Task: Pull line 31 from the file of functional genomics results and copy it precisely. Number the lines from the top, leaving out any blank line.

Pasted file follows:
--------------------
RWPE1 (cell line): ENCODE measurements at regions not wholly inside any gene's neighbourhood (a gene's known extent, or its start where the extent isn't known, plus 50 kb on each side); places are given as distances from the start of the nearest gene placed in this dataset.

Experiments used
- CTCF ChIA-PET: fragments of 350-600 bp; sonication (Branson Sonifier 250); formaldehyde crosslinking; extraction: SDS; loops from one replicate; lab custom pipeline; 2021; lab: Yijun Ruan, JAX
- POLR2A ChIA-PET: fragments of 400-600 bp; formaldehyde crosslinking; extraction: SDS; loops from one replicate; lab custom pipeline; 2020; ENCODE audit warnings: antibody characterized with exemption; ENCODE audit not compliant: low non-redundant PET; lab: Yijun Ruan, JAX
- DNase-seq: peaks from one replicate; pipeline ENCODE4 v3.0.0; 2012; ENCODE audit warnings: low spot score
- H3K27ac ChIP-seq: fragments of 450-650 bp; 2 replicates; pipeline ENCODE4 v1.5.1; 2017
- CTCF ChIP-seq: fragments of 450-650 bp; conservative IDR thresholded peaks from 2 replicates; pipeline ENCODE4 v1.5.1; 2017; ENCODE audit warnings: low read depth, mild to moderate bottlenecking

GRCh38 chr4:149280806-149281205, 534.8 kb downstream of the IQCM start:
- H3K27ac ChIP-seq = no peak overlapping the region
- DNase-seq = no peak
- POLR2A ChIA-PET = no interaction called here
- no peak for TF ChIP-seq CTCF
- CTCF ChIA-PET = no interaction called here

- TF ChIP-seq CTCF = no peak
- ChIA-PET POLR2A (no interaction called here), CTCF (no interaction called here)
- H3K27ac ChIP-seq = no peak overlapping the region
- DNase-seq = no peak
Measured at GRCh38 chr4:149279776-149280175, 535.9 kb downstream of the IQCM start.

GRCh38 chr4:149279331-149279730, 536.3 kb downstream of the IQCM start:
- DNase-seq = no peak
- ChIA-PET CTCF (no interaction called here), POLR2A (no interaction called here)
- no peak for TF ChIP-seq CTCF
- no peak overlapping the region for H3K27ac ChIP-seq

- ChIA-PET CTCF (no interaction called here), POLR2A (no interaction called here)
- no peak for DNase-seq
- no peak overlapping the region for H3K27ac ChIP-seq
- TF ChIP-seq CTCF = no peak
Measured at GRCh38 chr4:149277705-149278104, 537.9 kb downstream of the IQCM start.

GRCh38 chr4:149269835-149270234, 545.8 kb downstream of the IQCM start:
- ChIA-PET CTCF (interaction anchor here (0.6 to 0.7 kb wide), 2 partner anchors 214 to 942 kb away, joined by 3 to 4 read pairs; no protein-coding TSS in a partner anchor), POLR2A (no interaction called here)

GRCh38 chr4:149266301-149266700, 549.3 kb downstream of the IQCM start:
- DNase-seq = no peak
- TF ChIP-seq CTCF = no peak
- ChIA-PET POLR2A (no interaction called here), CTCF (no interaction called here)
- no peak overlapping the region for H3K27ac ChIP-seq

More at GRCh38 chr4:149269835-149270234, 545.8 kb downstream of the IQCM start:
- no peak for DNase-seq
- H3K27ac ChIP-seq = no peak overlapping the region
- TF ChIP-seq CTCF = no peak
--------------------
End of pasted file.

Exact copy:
GRCh38 chr4:149266301-149266700, 549.3 kb downstream of the IQCM start: